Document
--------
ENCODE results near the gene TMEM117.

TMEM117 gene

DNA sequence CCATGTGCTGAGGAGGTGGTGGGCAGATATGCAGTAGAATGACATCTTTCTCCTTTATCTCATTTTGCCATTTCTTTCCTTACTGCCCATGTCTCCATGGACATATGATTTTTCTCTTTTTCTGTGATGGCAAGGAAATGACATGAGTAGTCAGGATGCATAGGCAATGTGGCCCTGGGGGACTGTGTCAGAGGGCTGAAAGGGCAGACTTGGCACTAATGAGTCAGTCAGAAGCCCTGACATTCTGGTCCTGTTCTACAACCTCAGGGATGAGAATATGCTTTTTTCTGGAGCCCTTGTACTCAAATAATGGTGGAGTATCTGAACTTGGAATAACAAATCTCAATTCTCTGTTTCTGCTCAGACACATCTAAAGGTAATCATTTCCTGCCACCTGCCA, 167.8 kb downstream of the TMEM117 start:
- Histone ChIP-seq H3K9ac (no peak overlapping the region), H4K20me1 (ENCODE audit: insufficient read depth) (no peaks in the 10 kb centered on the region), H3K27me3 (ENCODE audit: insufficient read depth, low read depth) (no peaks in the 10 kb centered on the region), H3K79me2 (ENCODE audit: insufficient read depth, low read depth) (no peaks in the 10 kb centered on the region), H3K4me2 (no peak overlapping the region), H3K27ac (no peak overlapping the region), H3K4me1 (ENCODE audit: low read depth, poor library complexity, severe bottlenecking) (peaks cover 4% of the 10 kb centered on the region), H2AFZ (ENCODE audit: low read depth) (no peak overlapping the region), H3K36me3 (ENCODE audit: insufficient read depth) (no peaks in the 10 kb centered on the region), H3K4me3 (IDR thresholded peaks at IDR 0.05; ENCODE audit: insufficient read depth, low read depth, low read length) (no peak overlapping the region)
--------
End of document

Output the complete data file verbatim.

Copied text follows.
ENCODE results near the gene TMEM117.

TMEM117 gene

DNA sequence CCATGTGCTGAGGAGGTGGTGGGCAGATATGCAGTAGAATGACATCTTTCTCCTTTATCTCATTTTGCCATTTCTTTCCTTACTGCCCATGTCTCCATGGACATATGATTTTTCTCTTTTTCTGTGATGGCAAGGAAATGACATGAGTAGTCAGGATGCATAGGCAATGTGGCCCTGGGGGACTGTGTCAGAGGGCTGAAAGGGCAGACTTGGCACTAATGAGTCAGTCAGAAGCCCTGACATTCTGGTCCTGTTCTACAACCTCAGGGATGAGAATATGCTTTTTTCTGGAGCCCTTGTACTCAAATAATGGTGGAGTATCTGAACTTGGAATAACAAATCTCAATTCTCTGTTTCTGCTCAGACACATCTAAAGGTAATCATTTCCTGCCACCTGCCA, 167.8 kb downstream of the TMEM117 start:
- Histone ChIP-seq H3K9ac (no peak overlapping the region), H4K20me1 (ENCODE audit: insufficient read depth) (no peaks in the 10 kb centered on the region), H3K27me3 (ENCODE audit: insufficient read depth, low read depth) (no peaks in the 10 kb centered on the region), H3K79me2 (ENCODE audit: insufficient read depth, low read depth) (no peaks in the 10 kb centered on the region), H3K4me2 (no peak overlapping the region), H3K27ac (no peak overlapping the region), H3K4me1 (ENCODE audit: low read depth, poor library complexity, severe bottlenecking) (peaks cover 4% of the 10 kb centered on the region), H2AFZ (ENCODE audit: low read depth) (no peak overlapping the region), H3K36me3 (ENCODE audit: insufficient read depth) (no peaks in the 10 kb centered on the region), H3K4me3 (IDR thresholded peaks at IDR 0.05; ENCODE audit: insufficient read depth, low read depth, low read length) (no peak overlapping the region)